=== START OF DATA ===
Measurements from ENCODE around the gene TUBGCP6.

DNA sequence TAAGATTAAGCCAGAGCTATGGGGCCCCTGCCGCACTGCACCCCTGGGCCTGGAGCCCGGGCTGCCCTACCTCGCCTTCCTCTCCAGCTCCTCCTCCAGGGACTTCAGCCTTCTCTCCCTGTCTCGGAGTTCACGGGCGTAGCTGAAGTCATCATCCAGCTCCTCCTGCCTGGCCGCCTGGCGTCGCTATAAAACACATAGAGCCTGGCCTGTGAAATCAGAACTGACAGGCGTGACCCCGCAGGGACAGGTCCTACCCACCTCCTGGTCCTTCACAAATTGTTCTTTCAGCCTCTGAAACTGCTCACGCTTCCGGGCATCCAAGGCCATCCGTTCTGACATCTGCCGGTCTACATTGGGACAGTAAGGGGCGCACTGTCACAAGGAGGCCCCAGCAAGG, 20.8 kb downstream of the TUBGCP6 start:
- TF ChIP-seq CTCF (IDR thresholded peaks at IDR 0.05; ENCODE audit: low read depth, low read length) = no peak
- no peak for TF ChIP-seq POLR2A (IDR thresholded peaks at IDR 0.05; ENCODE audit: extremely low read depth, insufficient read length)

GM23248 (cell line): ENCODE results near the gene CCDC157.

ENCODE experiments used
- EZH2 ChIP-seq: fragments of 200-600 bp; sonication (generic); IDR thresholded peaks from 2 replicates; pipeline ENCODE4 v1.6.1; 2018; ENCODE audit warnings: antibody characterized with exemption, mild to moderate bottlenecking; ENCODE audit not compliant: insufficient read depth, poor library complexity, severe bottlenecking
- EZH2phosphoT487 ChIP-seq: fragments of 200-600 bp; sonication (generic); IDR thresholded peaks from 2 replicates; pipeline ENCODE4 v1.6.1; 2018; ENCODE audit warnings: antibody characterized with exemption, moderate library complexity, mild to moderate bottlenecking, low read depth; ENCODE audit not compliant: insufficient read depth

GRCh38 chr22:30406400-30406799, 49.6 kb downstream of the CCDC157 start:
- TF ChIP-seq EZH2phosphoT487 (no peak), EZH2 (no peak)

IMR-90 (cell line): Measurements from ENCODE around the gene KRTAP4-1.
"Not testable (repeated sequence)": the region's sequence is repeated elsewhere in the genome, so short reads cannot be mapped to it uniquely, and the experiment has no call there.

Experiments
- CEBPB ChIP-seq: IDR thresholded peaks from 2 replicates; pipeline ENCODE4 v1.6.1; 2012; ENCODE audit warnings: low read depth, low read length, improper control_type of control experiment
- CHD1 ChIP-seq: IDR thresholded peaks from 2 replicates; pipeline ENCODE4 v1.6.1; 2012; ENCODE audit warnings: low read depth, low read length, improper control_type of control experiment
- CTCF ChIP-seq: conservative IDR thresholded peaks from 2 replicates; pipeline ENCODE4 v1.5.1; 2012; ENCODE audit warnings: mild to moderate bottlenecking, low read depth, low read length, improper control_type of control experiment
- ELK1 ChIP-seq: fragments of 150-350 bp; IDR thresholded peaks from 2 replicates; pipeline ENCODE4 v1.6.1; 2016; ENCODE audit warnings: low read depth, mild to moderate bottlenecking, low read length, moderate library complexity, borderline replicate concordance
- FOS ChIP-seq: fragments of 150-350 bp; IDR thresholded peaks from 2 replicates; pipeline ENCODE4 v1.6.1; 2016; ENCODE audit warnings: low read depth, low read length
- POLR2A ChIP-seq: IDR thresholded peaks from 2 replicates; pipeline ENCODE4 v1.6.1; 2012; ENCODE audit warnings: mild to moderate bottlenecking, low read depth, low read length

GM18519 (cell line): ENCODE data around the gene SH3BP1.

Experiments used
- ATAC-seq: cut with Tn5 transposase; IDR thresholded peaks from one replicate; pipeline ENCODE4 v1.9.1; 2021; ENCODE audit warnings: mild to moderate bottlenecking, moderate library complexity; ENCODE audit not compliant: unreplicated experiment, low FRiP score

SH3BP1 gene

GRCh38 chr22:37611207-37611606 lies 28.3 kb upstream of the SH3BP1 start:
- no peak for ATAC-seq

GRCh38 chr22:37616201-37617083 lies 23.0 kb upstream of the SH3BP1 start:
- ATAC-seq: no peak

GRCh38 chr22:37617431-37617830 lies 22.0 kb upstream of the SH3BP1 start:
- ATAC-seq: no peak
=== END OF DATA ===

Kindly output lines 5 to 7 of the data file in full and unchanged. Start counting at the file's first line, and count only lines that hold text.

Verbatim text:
GM23248 (cell line): ENCODE results near the gene CCDC157.

ENCODE experiments used
- EZH2 ChIP-seq: fragments of 200-600 bp; sonication (generic); IDR thresholded peaks from 2 replicates; pipeline ENCODE4 v1.6.1; 2018; ENCODE audit warnings: antibody characterized with exemption, mild to moderate bottlenecking; ENCODE audit not compliant: insufficient read depth, poor library complexity, severe bottlenecking